We headed out one morning on a road trip through the mountains and into the state of Puebla. We had quite a lot on our list to visit, one place being the hacienda-turned-tourist hotspot Val’Qurico. The former hacienda is now under construction for an expansion and includes a beautiful public square with restaurants and all manner of tourist attractions. As we were driving into Val’Qurico we approached a bridge and were hit with an incredible smell. It felt as though the inside of my nose was sunburned and my mouth immediately tasted metallic. I could think of nothing else to do but blow air furiously out of my nose and take a sip of water to rinse out my mouth. We all looked around in the car and my husband yelled out “look, look at the river, the smell is from the river.” We peeked out of the car window and saw a sight I have never seen before. A fast flowing river under the bridge turned a milky grey color from pollution. The smell only intensified as we got closer and I found myself holding my breath as to not breathe the toxic air. The metal and feces infused smell faded as we departed the bridge and rounded the corner. We arrived shortly after at Val’Qurico and needless to say I was completely incapable of enjoying myself at the hacienda. During my entire visit my mind was on that river, how it got to be that way, how it can be fixed.
After spending nearly my entire collegiate life studying biology and then later dedicating to environmental science I had only read about the level of pollution experienced here. We studied numerous case studies of extremely polluted rivers and lakes that caused protests and uprisings across the globe. They were almost always success stories, resulting in lawsuits, government oversight, and later cleanup of the water resources. Years down the line you can study progress pictures as the landscape is restored to its pre-pollution levels and nature comes back to stay. We had to study these cases because, in my naivete, I assumed that those levels of pollution did not exist anymore in the world. We had moved past that. Companies simply don’t release raw industrial waste into rivers anymore. We have proven time and time again that not only is it morally wrong and unethical, it is dangerous to human health. There is a reason this river causes you to gag burning your nose and throat, it is full of volatile organic compounds that have been known cause cancer and damage your mucous membranes. This information is not new.
Yet, here we are, 2018 and there is a river full of raw industrial effluent flowing through farmlands, towns, and a city of 2.5 million people, Puebla Mexico. I do not need to go into a diatribe about the level of government corruption that must exist in all branches for this to have continued for so long. You probably figured that out on your own. Corruption, lack of education and silencing anyone who speaks out is a recipe for complete disaster. The very worst part about all of this is that the water from the Atoyac river is used for farming and drinking. A public resource that people rely on for their livelihood is polluted beyond use, yet people have no other option.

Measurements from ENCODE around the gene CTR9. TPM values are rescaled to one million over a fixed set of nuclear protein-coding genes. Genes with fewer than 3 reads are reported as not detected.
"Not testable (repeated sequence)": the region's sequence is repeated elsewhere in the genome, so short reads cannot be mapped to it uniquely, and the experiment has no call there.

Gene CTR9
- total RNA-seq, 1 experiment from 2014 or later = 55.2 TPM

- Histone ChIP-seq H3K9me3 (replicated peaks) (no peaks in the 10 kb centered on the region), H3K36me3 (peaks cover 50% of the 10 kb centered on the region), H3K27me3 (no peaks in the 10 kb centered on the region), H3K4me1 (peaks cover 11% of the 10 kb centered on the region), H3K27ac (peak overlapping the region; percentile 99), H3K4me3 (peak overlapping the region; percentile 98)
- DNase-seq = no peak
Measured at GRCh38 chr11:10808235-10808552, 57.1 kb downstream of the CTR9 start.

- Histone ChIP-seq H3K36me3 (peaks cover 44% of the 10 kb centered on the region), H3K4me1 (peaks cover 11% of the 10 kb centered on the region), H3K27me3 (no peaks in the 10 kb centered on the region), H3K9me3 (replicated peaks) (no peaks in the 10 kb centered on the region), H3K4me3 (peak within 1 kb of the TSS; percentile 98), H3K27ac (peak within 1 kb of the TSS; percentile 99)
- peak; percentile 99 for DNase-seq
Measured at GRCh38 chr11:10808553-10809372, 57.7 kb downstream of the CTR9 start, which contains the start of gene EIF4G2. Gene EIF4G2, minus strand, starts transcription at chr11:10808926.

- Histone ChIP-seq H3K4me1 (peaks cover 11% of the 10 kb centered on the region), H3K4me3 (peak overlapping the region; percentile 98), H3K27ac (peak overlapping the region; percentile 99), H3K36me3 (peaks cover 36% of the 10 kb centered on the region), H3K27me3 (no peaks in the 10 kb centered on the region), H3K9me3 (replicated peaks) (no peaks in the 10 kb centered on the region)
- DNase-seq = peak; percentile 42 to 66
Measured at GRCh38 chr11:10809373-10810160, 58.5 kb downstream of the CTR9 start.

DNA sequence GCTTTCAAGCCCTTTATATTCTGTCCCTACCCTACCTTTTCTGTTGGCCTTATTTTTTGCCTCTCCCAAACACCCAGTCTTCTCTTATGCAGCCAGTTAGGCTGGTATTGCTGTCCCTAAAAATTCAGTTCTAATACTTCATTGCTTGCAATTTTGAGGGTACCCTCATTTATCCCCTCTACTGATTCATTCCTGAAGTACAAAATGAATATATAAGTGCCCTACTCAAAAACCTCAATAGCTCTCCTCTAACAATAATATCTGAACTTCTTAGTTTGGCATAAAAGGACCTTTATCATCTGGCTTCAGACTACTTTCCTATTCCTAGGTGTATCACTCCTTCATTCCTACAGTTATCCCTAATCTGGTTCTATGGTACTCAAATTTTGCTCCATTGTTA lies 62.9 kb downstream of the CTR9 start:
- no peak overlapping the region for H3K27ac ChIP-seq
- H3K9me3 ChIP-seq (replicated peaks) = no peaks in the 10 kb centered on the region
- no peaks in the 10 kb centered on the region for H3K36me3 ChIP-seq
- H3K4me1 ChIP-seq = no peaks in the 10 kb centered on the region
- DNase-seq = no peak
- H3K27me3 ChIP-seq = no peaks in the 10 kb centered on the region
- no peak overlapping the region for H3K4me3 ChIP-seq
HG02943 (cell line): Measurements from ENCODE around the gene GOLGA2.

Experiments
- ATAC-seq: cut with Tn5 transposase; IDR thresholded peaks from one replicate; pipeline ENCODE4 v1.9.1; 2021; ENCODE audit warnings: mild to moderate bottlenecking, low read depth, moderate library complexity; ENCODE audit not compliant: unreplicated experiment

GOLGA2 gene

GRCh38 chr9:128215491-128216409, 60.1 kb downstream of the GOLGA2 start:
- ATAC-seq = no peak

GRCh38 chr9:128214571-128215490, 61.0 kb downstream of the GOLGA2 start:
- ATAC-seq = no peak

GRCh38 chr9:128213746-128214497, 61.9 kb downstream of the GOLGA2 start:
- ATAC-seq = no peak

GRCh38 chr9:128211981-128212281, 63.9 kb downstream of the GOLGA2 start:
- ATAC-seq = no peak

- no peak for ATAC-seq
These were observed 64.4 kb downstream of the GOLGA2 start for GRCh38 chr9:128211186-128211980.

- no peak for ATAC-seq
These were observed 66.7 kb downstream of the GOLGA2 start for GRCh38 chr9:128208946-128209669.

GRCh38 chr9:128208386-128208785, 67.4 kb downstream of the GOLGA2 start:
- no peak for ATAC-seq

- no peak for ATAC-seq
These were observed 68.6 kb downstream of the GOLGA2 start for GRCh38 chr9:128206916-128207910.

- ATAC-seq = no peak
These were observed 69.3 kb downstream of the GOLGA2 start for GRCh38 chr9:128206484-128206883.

I wish I could do something about this. I wish I could do anything at all. Scientists have been studying the Atoyac, calling on their government to do something, and yet we are still here. If anything, I hope that it allows all of us to reflect on what we currently have. How lucky we are. People have been working in the United States for decades to protect our natural resources from blatant misuse like this. It took a river to catch on fire in Chicago before something happened but it was the catalyst that we needed to get going. This is a excellent opportunity to look around at the nearest creek, river or forest in your neighborhood and be thankful for how much work it took to protect it.
The United States is at a point in our environmental protection that we are moving past pollution that we can see and smell, and entering into a world of trying to regulate unseen contamination. We can begin to question pollutants that seem severely less harmful than those in the Atoyac river. Looking at the Atoyac it is hard to understand why people are making such a fuss over carbon dioxide and fertilizer runoff. However, we are privileged that these are the problems we face and not the alternative.
Just because we have come this far and achieved so much does not mean we are finished.
Interested in the Atoyac river? More information below
Castresana et al: www.mdpi.com/2073-4441/10/3/267/pdf